There was a time, stretching into about the middle of the last century, when people didn't get around much. Their adventures rarely took them beyond the county line, and journeys longer than that usually meant some life-altering event rather than entertainment.
For most, the innate wanderlust was satisfied by reading about the adventures of others, or, better, heading out to the community hall, where someone who actually had real, exciting and exotic adventures to talk about would spin their yarns.
The best ones were wildly entertaining, not afraid to stretch the truth as if it were pure rubber. Their tales would captivate and launch a thousand dreams of what excitement must be lurking just beyond the county line.
This seems to be the sort of fellow playwright Donald Margulies had in mind when he wrote about Louis De Rougemont, the adventurer who left home as a boy and spent many decades on the sea, meeting exotic people and fighting larger-than-life creatures, often escaping certain death.
De Rougemont returns to the stage -- in this case Martinez's Campbell Theater -- under the auspices of Onstage Theatre, to once again recount the triumphs and tragedies of life as an adventurer, in Margulies' massively titled "Shipwrecked! An Entertainment -- The Amazing Adventures of Louis De Rougemont (As Told by Himself)."
And I bought it all like I would penny candy at a half-price sale. The performance was sometimes ragged (a health emergency resulted in Mark Cornelius assuming the title role at the eleventh hour) but certainly, as the title promises, entertaining. When I saw it, Cornelius was carrying the script onstage, but cleverly making it an integral part of the performance, as if it were an old book a crusty old adventurer/performer would use to keep his place in the tale.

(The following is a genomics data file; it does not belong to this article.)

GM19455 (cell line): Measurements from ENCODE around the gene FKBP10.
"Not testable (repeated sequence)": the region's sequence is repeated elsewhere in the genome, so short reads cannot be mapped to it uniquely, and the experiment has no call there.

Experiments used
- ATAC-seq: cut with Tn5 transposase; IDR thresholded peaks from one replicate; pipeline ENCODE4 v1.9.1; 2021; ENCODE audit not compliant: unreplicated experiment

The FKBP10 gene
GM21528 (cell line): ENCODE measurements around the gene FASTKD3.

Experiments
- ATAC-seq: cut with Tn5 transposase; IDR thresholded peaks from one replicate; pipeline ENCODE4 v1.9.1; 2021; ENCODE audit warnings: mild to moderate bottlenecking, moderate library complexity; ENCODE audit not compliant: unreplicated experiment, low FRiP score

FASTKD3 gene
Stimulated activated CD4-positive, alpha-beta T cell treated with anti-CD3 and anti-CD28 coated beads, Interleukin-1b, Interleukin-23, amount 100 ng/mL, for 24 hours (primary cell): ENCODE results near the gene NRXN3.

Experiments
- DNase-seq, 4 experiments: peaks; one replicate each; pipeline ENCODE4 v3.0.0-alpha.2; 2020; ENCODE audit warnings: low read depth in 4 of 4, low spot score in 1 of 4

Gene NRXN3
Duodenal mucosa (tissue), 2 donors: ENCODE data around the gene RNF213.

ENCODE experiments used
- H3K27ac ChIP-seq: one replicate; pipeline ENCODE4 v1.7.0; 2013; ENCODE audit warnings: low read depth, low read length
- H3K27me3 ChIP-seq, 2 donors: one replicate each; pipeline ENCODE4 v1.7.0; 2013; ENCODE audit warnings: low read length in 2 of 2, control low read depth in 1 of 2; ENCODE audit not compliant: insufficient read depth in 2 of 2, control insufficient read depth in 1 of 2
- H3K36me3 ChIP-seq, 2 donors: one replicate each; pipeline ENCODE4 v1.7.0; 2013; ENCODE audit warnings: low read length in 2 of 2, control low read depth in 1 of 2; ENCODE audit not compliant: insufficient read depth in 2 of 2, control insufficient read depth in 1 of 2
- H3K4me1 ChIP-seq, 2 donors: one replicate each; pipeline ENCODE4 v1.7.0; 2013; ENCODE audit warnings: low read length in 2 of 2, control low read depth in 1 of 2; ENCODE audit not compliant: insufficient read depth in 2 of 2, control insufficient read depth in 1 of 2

De Rougemont is the sort of fellow who gets a little wild and carried away when the audience is rolling with him. And Cornelius plays it perfectly, creating a character who is both larger than life and badly bruised by it. And this all contributes to the telling of this wild and wonderful story that veers from being wildly humorous (most of the time) to sad and poignant.
Rounding out the show is a small cast -- including Linda Sciacqua, Anjelica Diaz, Sal Russo and Lewis Smith -- playing dozens of characters, All demonstrate a wonderful flair for both comedy and drama and squeeze the most out of sometimes tiny roles to stir up a bit of laughter or pathos. The players utilize a variety of accents and even dance a step or two when required -- truly an impressive crew.
Director Randall Nott, who also designed the set and lighting, does a great job helping his performers capture a full measure of the show's goofiness. The biggest set piece, about a third of a sailing ship, pokes out from the tiny stage and into the auditorium, setting the understanding that this isn't going to be just another night at the theater.
In a bizarre sort of way, the show makes you yearn to find a place where Louis De Rougemont is accepting volunteers for another one of his adventures.
Contact Pat Craig at firstname.lastname@example.org.
By Donald Margulies, presented by Onstage Theatre
Through: June 21
Where: Campbell Theater, 636 Ward St., Martinez
Running time: 1 hour, 30 minutes, one intermission